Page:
After years of community opposition, Maryland officials abandoned plans to build a new Baltimore jail for juveniles charged as adults, citing declines in youth crimes as they unveiled a plan to send more teens to treatment programs and renovate a smaller facility for defendants in violent offenses, the Baltimore Sun reports. The $73 million plan, which needs approval from the General Assembly, lays the groundwork for a shift in the state’s approach to teen crime in Baltimore.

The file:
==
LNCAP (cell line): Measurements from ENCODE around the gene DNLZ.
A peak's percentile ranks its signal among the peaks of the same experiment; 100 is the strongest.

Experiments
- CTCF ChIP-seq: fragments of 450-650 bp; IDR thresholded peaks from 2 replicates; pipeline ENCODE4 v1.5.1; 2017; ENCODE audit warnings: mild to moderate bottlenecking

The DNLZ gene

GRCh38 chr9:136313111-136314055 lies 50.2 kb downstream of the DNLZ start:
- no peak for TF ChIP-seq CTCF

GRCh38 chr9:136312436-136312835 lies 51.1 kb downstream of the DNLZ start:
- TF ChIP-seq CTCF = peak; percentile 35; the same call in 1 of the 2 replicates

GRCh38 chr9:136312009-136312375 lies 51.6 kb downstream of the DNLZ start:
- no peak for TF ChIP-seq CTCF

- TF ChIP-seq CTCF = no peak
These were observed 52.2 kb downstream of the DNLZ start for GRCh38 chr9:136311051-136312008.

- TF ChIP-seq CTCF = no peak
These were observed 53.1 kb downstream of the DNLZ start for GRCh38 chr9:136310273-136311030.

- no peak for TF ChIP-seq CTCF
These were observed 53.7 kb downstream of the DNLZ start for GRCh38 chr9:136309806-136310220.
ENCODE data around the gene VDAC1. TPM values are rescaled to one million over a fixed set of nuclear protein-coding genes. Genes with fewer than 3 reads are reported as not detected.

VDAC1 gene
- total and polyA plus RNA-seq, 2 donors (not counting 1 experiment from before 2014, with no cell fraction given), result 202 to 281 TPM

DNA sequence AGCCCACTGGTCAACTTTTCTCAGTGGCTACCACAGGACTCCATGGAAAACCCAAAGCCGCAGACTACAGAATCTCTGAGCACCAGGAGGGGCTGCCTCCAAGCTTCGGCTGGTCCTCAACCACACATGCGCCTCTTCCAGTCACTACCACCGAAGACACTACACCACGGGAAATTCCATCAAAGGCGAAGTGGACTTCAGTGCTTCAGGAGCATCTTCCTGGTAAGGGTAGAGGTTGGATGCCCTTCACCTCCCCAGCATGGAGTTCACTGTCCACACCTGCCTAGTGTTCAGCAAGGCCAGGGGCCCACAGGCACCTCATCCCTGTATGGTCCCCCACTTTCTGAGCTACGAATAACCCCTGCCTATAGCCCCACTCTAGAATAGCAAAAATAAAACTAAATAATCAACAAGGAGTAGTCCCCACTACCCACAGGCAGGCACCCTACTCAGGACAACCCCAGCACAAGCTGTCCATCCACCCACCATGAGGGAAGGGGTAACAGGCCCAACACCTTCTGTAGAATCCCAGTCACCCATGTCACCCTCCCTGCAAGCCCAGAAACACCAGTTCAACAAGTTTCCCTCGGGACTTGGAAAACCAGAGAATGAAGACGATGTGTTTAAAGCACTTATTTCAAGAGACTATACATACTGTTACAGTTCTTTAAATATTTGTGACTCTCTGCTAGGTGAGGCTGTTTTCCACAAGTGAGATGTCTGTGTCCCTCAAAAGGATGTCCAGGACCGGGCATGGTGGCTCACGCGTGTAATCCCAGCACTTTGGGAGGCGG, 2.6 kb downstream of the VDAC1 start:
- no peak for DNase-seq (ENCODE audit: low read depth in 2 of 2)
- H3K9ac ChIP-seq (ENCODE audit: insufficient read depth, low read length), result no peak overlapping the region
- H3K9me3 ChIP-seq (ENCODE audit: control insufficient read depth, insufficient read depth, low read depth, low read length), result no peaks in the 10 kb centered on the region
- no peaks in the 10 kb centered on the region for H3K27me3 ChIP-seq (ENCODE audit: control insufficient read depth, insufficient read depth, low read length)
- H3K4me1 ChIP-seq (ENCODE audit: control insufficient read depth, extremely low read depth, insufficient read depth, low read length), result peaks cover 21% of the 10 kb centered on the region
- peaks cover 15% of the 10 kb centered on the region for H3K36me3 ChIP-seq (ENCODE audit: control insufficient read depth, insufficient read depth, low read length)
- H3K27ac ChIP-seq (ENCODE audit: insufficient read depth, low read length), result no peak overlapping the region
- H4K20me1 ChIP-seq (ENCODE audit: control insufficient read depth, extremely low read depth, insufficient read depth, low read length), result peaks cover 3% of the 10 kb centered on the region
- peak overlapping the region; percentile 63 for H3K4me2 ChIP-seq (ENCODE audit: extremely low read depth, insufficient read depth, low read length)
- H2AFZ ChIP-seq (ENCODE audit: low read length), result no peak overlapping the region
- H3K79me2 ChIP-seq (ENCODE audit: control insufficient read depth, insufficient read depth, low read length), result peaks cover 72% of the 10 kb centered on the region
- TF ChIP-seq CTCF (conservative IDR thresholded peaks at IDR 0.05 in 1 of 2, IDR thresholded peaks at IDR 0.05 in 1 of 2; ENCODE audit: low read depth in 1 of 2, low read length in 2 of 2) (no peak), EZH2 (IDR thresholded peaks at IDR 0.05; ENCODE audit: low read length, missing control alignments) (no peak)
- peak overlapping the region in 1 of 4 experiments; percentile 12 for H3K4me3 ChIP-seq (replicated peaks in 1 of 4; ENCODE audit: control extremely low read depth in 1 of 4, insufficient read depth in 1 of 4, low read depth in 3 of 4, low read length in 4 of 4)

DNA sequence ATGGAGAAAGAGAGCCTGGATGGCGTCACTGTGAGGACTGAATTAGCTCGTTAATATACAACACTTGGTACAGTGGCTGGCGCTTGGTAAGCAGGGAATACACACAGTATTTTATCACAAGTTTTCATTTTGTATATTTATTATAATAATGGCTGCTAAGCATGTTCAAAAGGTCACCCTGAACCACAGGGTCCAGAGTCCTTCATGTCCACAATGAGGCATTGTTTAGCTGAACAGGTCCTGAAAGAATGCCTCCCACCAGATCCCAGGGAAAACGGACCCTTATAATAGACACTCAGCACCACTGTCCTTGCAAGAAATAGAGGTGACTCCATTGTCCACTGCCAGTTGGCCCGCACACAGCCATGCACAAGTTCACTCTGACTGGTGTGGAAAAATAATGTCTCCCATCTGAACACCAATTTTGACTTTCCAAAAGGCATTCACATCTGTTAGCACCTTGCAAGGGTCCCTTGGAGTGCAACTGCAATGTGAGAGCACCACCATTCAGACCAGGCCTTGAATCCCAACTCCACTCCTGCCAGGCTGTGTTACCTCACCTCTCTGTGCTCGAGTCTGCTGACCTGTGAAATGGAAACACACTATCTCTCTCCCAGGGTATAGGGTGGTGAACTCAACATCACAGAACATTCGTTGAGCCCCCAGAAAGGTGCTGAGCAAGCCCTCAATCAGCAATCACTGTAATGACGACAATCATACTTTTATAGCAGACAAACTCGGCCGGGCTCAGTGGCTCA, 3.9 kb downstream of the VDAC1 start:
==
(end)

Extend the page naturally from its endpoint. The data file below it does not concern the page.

The state has faced persistent criticism over existing conditions for young defendants, but a proposal to build a new facility for juveniles raised concern that officials were not doing enough to deter children from lives of violence. Some opponents of the youth jail said the increased focus on rehabilitation would help make the city safer. “For me, this is a tremendous victory,” said Angela Conyers Johnese of Advocates for Children and Youth. “Looking back, we felt we could never get to this point, that so many dollars had been budgeted for the jail, that there was nothing the community could do, that it was a done deal.” Roughly 50 juveniles charged as adults — facing charges for crimes such as assault, carjacking and murder — are incarcerated daily along with the city’s adult offenders while they await trial. By law, the populations must be kept separate, but the state is under pressure from the federal government to improve conditions for the juveniles.